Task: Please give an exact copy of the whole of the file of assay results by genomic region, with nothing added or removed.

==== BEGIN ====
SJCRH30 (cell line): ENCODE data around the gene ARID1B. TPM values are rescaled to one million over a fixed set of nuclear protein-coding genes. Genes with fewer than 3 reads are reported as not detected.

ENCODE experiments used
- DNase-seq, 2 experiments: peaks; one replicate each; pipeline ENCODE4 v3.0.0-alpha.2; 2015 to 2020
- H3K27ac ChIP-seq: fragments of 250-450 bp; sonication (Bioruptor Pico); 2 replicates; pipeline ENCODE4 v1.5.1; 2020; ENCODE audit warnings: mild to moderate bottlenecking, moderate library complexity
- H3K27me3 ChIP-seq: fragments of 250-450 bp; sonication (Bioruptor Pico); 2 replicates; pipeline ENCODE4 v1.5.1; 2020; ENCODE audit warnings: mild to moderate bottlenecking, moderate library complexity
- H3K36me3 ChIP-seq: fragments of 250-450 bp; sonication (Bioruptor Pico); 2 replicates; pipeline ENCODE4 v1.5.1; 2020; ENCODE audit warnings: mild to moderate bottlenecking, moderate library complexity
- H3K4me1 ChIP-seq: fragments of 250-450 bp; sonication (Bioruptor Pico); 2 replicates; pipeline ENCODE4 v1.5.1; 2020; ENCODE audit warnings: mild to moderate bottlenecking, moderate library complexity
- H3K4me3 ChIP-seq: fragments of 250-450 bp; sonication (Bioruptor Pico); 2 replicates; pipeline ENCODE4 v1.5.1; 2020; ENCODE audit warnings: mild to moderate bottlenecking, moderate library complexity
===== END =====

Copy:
SJCRH30 (cell line): ENCODE data around the gene ARID1B. TPM values are rescaled to one million over a fixed set of nuclear protein-coding genes. Genes with fewer than 3 reads are reported as not detected.

ENCODE experiments used
- DNase-seq, 2 experiments: peaks; one replicate each; pipeline ENCODE4 v3.0.0-alpha.2; 2015 to 2020
- H3K27ac ChIP-seq: fragments of 250-450 bp; sonication (Bioruptor Pico); 2 replicates; pipeline ENCODE4 v1.5.1; 2020; ENCODE audit warnings: mild to moderate bottlenecking, moderate library complexity
- H3K27me3 ChIP-seq: fragments of 250-450 bp; sonication (Bioruptor Pico); 2 replicates; pipeline ENCODE4 v1.5.1; 2020; ENCODE audit warnings: mild to moderate bottlenecking, moderate library complexity
- H3K36me3 ChIP-seq: fragments of 250-450 bp; sonication (Bioruptor Pico); 2 replicates; pipeline ENCODE4 v1.5.1; 2020; ENCODE audit warnings: mild to moderate bottlenecking, moderate library complexity
- H3K4me1 ChIP-seq: fragments of 250-450 bp; sonication (Bioruptor Pico); 2 replicates; pipeline ENCODE4 v1.5.1; 2020; ENCODE audit warnings: mild to moderate bottlenecking, moderate library complexity
- H3K4me3 ChIP-seq: fragments of 250-450 bp; sonication (Bioruptor Pico); 2 replicates; pipeline ENCODE4 v1.5.1; 2020; ENCODE audit warnings: mild to moderate bottlenecking, moderate library complexity